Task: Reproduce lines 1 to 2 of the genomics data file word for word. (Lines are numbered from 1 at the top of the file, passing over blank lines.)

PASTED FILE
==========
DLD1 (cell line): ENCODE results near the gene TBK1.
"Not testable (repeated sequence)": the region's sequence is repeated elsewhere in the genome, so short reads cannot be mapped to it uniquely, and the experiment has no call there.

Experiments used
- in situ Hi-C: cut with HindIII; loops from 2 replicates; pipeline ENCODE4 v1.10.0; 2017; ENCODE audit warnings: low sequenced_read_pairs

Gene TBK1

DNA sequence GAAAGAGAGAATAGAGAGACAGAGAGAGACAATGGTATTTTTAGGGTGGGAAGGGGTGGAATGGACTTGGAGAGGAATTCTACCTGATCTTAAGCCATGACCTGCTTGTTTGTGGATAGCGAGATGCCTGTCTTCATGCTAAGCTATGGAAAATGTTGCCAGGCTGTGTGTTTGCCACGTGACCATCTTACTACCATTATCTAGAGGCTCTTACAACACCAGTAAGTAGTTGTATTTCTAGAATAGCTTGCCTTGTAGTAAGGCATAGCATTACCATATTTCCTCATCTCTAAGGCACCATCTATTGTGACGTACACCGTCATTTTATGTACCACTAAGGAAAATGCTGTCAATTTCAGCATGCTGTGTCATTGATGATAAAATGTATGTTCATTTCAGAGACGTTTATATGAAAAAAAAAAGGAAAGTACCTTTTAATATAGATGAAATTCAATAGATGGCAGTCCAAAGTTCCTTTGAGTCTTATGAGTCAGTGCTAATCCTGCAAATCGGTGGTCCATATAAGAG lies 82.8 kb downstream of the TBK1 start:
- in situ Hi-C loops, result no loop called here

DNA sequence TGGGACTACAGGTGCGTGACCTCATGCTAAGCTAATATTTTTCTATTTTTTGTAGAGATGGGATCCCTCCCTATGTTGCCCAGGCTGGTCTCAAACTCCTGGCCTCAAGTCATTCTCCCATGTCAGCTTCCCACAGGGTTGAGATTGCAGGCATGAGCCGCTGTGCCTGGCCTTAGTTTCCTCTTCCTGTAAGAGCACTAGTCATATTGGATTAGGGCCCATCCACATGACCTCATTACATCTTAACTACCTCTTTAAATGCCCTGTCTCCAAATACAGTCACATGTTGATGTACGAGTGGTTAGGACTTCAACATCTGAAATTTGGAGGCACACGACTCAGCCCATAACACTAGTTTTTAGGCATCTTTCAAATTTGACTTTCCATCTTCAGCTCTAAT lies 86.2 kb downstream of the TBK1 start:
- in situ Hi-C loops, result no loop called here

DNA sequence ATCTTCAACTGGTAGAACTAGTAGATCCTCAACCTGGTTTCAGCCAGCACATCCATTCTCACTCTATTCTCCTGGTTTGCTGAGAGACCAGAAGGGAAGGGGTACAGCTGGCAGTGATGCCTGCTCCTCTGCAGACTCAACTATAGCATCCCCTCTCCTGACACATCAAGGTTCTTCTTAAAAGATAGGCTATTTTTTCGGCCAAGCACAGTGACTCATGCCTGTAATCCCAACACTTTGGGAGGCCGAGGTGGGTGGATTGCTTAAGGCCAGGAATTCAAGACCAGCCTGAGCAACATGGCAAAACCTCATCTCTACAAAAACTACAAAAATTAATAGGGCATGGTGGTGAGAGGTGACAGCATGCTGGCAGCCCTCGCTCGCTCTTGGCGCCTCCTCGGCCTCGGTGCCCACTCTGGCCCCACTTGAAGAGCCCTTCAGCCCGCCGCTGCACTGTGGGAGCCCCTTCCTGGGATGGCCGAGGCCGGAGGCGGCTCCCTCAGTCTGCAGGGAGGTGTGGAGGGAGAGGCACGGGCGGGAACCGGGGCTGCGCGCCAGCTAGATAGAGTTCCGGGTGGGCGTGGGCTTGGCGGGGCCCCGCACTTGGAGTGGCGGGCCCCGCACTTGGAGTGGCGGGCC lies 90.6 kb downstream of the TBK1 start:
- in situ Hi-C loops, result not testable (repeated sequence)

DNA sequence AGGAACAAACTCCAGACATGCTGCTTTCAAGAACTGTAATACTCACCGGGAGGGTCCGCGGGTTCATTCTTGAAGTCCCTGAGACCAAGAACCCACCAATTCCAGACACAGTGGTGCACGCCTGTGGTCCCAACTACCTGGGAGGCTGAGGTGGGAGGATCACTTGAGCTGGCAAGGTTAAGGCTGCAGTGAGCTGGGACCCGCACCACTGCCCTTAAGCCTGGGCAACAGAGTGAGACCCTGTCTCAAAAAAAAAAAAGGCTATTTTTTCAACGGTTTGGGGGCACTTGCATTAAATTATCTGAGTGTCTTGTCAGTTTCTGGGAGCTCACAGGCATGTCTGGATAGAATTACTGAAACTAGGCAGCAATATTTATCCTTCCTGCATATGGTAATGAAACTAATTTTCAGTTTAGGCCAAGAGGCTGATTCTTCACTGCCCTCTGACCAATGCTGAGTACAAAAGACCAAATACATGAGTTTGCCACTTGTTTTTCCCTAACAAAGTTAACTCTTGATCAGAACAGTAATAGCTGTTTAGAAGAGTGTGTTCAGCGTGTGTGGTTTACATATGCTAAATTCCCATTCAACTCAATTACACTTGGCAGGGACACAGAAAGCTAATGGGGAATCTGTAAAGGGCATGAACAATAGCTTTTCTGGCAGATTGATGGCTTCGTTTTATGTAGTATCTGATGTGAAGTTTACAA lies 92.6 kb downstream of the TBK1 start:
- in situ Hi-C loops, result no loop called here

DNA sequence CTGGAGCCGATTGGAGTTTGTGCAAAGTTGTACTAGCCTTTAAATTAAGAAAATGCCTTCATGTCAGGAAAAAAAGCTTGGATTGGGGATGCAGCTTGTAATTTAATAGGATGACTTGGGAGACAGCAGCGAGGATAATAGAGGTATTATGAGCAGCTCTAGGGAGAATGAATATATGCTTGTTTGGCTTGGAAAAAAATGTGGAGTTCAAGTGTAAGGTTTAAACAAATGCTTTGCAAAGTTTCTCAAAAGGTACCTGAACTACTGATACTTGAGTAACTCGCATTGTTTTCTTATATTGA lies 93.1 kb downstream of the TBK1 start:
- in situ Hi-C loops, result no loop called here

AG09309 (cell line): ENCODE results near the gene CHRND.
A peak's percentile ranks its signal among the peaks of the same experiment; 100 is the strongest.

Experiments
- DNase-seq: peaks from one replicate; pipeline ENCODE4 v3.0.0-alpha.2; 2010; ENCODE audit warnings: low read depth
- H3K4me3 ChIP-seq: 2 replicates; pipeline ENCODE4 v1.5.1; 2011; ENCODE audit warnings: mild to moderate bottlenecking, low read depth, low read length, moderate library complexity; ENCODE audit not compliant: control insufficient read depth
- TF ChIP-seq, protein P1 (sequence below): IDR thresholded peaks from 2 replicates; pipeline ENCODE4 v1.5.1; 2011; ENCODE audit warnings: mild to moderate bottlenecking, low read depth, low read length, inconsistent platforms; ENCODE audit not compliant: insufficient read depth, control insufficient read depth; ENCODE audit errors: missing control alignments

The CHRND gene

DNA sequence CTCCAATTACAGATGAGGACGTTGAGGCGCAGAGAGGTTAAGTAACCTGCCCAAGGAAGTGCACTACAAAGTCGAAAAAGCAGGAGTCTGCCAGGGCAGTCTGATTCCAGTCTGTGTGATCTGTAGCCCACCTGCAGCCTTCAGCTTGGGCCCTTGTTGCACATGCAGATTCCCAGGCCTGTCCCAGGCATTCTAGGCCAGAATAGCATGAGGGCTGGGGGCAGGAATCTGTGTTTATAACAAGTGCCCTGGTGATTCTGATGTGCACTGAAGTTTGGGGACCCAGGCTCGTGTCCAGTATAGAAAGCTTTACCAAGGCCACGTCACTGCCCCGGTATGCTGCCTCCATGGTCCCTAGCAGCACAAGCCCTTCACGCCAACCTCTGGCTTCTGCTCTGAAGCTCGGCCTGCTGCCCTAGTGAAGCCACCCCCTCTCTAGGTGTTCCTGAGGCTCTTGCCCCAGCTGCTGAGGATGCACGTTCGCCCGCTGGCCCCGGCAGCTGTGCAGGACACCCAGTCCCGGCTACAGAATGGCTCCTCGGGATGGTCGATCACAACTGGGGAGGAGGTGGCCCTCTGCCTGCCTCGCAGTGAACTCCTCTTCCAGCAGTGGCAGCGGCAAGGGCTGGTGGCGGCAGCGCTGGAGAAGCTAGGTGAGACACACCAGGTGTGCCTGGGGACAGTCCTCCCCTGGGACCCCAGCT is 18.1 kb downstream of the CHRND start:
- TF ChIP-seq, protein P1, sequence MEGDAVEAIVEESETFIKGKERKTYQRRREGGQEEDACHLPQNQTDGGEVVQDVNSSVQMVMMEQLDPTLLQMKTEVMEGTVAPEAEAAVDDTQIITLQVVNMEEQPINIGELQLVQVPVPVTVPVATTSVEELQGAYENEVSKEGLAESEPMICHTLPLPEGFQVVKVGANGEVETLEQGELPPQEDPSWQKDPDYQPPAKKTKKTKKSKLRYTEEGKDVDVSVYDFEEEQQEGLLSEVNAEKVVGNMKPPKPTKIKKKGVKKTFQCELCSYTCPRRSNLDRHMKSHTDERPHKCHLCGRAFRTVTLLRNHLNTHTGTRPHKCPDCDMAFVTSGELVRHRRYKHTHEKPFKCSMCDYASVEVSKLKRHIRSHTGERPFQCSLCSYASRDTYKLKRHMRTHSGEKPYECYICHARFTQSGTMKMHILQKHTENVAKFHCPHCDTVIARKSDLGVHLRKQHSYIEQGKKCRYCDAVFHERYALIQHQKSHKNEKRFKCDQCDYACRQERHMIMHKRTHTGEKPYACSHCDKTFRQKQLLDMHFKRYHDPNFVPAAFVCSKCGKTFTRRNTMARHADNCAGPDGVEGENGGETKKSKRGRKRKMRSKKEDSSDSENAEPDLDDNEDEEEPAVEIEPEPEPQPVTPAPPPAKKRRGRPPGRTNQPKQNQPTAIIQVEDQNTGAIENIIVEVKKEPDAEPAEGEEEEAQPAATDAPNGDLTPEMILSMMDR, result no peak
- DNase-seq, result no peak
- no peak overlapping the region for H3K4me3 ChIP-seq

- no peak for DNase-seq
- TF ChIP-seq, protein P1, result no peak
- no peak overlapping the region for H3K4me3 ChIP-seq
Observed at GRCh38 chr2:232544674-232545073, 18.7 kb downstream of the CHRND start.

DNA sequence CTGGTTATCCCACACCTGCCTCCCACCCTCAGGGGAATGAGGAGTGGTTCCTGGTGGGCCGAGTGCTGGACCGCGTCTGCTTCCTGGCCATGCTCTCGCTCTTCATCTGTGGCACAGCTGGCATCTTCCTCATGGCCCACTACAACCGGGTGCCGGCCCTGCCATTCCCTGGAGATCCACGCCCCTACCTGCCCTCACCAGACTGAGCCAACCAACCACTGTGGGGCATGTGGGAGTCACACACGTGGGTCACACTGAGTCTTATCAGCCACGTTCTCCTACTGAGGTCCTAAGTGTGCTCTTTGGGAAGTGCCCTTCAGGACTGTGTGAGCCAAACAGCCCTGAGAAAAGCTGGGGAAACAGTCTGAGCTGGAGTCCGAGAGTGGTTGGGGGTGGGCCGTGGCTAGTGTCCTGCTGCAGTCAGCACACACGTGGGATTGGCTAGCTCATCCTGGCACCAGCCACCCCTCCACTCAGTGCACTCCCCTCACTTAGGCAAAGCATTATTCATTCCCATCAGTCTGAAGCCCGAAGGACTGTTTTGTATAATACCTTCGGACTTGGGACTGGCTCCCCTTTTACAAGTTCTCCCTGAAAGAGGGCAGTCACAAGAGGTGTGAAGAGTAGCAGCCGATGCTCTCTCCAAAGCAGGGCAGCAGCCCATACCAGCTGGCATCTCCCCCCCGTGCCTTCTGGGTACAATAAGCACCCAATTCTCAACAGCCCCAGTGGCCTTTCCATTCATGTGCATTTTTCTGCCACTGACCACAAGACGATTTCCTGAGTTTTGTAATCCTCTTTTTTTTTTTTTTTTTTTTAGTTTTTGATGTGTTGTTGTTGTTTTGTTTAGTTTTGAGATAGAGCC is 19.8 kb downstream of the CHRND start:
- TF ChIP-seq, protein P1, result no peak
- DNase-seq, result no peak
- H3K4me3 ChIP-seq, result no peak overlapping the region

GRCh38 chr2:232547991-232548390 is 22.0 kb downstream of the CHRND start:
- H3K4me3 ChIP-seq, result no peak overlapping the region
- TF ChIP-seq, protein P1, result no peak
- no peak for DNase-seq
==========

DLD1 (cell line): ENCODE results near the gene TBK1.
"Not testable (repeated sequence)": the region's sequence is repeated elsewhere in the genome, so short reads cannot be mapped to it uniquely, and the experiment has no call there.